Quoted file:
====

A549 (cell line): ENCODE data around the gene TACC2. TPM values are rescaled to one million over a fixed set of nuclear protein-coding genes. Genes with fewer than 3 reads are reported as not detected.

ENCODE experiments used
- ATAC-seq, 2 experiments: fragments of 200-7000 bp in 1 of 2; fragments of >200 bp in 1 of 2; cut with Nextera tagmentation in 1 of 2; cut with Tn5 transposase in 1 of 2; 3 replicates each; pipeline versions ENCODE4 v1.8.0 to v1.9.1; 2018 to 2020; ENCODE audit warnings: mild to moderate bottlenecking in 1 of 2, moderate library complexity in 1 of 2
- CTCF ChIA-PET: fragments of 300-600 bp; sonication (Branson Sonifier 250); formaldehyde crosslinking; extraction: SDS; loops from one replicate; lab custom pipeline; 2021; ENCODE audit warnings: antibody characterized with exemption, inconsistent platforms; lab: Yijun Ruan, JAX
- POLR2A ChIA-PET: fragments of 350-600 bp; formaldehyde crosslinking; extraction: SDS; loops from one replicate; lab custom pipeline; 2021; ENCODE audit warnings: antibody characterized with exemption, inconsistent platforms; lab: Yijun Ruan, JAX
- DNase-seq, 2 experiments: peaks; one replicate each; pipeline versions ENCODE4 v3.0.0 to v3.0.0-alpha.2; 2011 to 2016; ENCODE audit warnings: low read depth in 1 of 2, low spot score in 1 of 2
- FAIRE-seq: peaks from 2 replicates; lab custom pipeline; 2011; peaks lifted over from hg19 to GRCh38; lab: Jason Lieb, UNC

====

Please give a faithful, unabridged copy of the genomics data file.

A549 (cell line): ENCODE data around the gene TACC2. TPM values are rescaled to one million over a fixed set of nuclear protein-coding genes. Genes with fewer than 3 reads are reported as not detected.

ENCODE experiments used
- ATAC-seq, 2 experiments: fragments of 200-7000 bp in 1 of 2; fragments of >200 bp in 1 of 2; cut with Nextera tagmentation in 1 of 2; cut with Tn5 transposase in 1 of 2; 3 replicates each; pipeline versions ENCODE4 v1.8.0 to v1.9.1; 2018 to 2020; ENCODE audit warnings: mild to moderate bottlenecking in 1 of 2, moderate library complexity in 1 of 2
- CTCF ChIA-PET: fragments of 300-600 bp; sonication (Branson Sonifier 250); formaldehyde crosslinking; extraction: SDS; loops from one replicate; lab custom pipeline; 2021; ENCODE audit warnings: antibody characterized with exemption, inconsistent platforms; lab: Yijun Ruan, JAX
- POLR2A ChIA-PET: fragments of 350-600 bp; formaldehyde crosslinking; extraction: SDS; loops from one replicate; lab custom pipeline; 2021; ENCODE audit warnings: antibody characterized with exemption, inconsistent platforms; lab: Yijun Ruan, JAX
- DNase-seq, 2 experiments: peaks; one replicate each; pipeline versions ENCODE4 v3.0.0 to v3.0.0-alpha.2; 2011 to 2016; ENCODE audit warnings: low read depth in 1 of 2, low spot score in 1 of 2
- FAIRE-seq: peaks from 2 replicates; lab custom pipeline; 2011; peaks lifted over from hg19 to GRCh38; lab: Jason Lieb, UNC